Blog

Some of my best friends

Daniel A. Cox April 16, 2021

Despite growing diversity in the US, few Americans have close ties to members of minority religious and racial groups. Continue Reading →

Blog

For black voters, friends and family may be a critical link to the Democratic Party

Daniel A. Cox April 2, 2021

With high turnout in the 2020 election, black voters appear poised to remain a critical constituency in the Democratic Party. But their strong support for Democratic candidates and continued political involvement is a function of their social circumstances. Continue Reading →

Blog

Most Asian Americans believe their community experiences a lot of discrimination in the US

Daniel A. Cox, Jacqueline Clemence March 22, 2021

The rising tide of violence against Asian Americans during the COVID-19 pandemic has brought renewed attention to Asian Americans’ experiences of discrimination in the US. Often thought to experience less discrimination, the survey shows that Asian Americans do not view their experiences in the same way. Continue Reading →

Blog

If you have a lot of friends, you’re probably more active in politics

Daniel A. Cox, Jacqueline Clemence February 8, 2021

Having a robust network of friends and family may encourage us to become more active in civic and political life. Continue Reading →

Commentary

Democrats and Republicans should argue more — not less

Daniel A. Cox December 22, 2020

Our survey showed that when our social circles include a more diverse mix of political beliefs, we are more open to argument and less ideologically extreme. And, arguably, the best way to get to this point is to discuss — and disagree about — politics more. Continue Reading →

Survey report

Religious diversity and change in American social networks: How our social connections shape religious beliefs and behavior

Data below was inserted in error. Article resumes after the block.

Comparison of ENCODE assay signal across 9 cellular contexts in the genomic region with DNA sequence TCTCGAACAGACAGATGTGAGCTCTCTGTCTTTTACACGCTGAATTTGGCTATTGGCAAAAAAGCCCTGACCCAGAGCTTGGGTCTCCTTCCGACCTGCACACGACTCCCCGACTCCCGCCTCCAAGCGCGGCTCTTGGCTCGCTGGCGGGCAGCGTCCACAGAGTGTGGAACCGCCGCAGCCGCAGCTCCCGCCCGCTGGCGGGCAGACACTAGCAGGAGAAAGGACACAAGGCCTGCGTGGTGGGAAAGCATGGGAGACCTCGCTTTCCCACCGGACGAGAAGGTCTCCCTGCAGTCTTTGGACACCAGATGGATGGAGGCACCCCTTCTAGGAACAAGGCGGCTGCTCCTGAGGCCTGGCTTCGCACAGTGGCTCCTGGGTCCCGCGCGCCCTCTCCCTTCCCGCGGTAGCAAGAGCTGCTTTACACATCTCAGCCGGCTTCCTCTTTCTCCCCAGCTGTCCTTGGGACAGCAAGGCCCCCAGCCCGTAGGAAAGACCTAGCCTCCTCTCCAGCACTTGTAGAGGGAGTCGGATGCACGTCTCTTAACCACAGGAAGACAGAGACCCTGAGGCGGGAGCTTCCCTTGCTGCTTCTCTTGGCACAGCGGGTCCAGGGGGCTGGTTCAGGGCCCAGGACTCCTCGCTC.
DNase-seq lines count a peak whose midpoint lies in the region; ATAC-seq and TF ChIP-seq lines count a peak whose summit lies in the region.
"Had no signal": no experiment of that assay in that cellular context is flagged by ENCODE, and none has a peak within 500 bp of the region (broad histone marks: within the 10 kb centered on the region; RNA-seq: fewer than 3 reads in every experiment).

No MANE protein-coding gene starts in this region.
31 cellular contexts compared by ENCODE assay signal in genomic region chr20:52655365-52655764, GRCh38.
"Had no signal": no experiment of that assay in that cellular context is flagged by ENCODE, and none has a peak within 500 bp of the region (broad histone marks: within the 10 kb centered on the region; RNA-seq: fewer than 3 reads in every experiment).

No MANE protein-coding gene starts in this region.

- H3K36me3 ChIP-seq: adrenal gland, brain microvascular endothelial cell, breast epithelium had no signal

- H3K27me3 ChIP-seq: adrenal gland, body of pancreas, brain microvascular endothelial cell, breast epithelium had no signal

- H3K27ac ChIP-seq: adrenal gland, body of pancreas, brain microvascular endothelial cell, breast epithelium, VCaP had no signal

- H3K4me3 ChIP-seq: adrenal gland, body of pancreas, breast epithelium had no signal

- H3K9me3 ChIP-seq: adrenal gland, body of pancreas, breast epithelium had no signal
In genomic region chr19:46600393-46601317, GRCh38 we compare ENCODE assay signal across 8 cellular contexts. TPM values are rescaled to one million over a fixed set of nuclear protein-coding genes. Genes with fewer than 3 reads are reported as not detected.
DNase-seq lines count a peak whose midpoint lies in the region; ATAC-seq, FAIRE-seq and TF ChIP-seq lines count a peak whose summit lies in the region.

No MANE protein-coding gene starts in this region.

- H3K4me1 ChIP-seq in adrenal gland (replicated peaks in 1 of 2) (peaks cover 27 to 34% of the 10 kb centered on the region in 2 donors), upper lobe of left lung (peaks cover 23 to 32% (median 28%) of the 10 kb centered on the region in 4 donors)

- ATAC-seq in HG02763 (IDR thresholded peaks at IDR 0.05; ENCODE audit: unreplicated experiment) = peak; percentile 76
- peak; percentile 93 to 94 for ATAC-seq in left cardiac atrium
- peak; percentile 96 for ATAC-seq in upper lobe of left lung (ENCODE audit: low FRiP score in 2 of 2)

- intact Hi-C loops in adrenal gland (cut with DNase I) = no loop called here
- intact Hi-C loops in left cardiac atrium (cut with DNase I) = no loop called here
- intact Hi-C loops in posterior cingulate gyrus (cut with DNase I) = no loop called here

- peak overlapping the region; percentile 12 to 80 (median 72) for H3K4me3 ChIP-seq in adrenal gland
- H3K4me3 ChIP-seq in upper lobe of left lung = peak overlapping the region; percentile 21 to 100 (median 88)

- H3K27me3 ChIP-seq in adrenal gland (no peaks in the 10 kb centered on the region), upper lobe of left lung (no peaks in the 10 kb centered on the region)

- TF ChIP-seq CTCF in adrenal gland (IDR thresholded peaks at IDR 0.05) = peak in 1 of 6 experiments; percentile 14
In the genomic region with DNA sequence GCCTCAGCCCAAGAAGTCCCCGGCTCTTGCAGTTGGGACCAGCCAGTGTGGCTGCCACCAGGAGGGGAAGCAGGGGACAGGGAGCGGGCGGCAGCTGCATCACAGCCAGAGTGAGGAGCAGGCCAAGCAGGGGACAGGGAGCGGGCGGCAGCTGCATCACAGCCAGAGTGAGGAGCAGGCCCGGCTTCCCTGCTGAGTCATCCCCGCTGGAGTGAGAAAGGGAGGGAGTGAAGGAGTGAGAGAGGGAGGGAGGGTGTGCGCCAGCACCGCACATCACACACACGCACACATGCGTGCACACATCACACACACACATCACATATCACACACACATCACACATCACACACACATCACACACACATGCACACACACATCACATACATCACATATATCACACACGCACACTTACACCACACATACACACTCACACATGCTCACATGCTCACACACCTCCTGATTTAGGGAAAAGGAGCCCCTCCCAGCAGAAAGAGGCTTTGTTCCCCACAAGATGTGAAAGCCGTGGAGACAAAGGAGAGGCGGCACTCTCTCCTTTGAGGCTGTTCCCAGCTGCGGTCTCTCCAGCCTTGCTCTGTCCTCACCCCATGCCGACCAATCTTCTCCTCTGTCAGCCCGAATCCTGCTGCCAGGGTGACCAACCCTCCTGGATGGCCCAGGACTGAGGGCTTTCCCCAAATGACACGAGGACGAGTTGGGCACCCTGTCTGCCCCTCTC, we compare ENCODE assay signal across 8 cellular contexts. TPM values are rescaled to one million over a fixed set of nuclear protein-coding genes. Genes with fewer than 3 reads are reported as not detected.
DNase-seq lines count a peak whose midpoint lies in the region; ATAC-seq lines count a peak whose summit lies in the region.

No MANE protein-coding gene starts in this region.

Daniel A. Cox December 15, 2020

New analysis explores the degree to which Americans’ religious networks are composed largely of those with similar beliefs and affiliations or those that are more diverse. It also explores how religious diversity among our close personal relationships serves to structure religious behavior and belief. Continue Reading →

Commentary

Could social alienation among some Trump supporters help explain why polls underestimated Trump again?

Daniel A. Cox November 24, 2020

There was a large swing to Trump among white voters who had low levels of social trust — a group that researchers have found is also less likely to participate in telephone surveys. Continue Reading →

Blog

Biden’s message of unity is welcomed by most Americans

Samuel J. Abrams November 13, 2020

Biden’s desire to move past the divisiveness that has marked the Trump presidency, the question that follows is simple: Are Americans actually open to working with others and trying to find the middle ground? Continue Reading →

Blog

The 2020 election was not primarily about Trump as a person

Samuel J. Abrams November 9, 2020

Biden will have the challenge of finding common ground with all Americans, but Biden already took the right steps when he declared in his acceptance speech that “It’s time to put away the harsh rhetoric, lower the temperature, see each other again, listen to each other again.” Continue Reading →

Blog

For Republicans, abortion attitudes differ depending on the composition of their social circle

Daniel A. Cox, Samantha Goldstein October 7, 2020

Although abortion attitudes are highly polarized between the two parties and the issue remains contentious, among Republicans, views vary depending on their political networks. Continue Reading →

Survey Reports

A help wanted sign is posted at a taco stand in Solana Beach, California, U.S., July 17, 2017.

Brent Orrell, Daniel A. Cox
July 15, 2021

The great American jobs reshuffle

The June 2021 American Perspectives Survey (APS) finds that people’s work arrangements and preferences, unemployment experiences, and career aspirations are changing as workers navigate the new post-pandemic labor market. Continue Reading →

3 friends having coffee time on a terrace

Daniel A. Cox
June 8, 2021

The state of American friendship: Change, challenges, and loss

The May 2021 American Perspectives Survey finds that Americans report having fewer close friendships than they once did, talking to their friends less often, and relying less on their friends for personal support. Continue Reading →

Daniel A. Cox
March 4, 2021

Social isolation and community disconnection are not spurring conspiracy theories

New analysis from the January 2021 American Perspectives Survey shows that having an active social life and regular engagement with people in your neighborhood does not inoculate against believing in conspiracies. Continue Reading →

Daniel A. Cox
February 11, 2021

After the ballots are counted: Conspiracies, political violence, and American exceptionalism

The January 2021 American Perspectives Survey looks at post-election sentiments, beliefs in conspiracies, attitudes toward political violence, political segregation, and general feelings toward the United States. Continue Reading →